Victorian restrictions avert thousands of new infections

New Burnet Institute research published in pre-print in the Medical Journal of Australia shows the timely introduction of Stage 3 COVID-19 restrictions in Victoria averted tens of thousands of new infections across the state throughout July.

But the researchers, including Burnet Director and CEO Professor Brendan Crabb AC, stress that much more will be needed to achieve the further 14 percent reduction in transmission required to control the epidemic.

While a state of disaster has since been declared in Victoria and restrictions stepped up to Stage 4 in a bid to curb rates of infection that are the highest in Australia, the Burnet study suggests the situation would have been far worse.

Between 1 and 30 July since the Stage 3 restrictions were introduced, 8,314 cases of local transmission were diagnosed in Victoria.

Had the growth rate continued unchanged at levels occurring prior to the introduction of restrictions, the researchers estimate there would have been 27,000 cases, and potentially up to 45,000 during this period.

Restrictions introduced in the study period included the closure of entertainment venues, limiting public gatherings to two people, the quarantining of several public high-rise housing estates, the closure of state borders, and the compulsory use of masks in public settings.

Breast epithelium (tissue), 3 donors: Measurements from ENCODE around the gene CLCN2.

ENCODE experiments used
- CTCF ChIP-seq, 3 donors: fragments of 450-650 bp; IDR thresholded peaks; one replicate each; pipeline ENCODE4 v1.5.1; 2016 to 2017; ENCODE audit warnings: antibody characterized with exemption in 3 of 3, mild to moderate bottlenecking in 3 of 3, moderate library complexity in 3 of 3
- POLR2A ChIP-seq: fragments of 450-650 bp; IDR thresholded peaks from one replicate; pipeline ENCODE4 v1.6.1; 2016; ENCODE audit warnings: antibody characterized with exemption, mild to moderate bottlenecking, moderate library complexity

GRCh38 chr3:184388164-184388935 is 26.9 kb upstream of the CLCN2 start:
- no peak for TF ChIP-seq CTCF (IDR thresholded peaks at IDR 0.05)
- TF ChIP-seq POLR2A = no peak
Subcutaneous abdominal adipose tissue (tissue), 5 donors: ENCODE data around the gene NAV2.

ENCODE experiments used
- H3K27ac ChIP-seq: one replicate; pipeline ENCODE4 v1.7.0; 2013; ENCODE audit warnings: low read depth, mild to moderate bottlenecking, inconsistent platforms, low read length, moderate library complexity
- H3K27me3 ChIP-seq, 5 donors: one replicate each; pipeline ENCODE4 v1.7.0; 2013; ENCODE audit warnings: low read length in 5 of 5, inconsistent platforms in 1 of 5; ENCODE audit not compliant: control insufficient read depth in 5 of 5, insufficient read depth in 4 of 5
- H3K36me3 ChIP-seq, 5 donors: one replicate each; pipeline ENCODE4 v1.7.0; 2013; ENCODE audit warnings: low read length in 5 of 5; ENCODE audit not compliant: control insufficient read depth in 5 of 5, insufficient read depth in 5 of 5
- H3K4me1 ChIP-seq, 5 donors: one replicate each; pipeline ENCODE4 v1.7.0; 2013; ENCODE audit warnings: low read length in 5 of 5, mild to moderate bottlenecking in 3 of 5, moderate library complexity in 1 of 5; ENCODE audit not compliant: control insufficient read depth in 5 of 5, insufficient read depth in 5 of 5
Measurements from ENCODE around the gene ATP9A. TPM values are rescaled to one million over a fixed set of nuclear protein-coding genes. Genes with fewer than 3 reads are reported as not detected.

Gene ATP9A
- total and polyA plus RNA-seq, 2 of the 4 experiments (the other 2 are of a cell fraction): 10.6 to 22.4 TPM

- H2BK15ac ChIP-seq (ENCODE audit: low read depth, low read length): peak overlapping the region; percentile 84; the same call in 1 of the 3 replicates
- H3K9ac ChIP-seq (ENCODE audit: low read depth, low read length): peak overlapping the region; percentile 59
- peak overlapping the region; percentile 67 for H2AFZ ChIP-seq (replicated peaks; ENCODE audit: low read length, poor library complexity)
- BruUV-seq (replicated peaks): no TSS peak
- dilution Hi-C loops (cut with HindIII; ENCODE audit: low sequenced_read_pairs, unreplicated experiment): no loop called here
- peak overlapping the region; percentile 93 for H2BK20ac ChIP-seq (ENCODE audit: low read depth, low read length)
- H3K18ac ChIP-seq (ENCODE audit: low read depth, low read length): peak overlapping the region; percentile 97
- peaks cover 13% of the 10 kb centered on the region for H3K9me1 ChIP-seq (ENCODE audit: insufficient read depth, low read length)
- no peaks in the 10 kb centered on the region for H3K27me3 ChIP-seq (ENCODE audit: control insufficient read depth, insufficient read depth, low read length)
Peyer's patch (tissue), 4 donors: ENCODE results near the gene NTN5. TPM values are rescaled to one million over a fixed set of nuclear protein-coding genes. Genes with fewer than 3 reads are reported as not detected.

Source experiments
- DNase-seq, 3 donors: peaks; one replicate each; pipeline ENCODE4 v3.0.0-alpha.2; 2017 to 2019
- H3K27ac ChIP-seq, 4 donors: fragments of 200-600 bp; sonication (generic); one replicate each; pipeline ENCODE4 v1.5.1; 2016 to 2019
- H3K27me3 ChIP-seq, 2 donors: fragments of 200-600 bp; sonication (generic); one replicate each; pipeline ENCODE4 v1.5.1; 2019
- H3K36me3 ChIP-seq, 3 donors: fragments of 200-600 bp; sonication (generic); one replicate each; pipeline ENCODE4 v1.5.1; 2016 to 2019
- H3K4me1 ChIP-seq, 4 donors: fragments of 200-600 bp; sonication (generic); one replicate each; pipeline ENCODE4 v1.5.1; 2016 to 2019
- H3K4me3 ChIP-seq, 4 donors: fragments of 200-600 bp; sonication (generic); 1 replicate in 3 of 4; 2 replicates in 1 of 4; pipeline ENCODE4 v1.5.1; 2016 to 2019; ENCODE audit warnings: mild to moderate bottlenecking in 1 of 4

The researchers outline challenges that lay ahead to bring the epidemic under control, including the prospect that the introduction of compulsory face coverings will be effective.

The study also flags the importance of community engagement, rather than top-down control responses to address community fatigue and reduced adherence to this second round of control measures compared to the first.

“To gain and sustain community cooperation, rapid research and community engagement approaches are needed that identify and respect specific needs and information gaps,” the researchers write.

“A community engagement approach also helps identify the interventions required to support both the wider community and vulnerable groups to have the capability and motivation to cooperate with government pandemic response strategies and guidelines.”

Click here to read the Burnet study in pre-print in the MJA.

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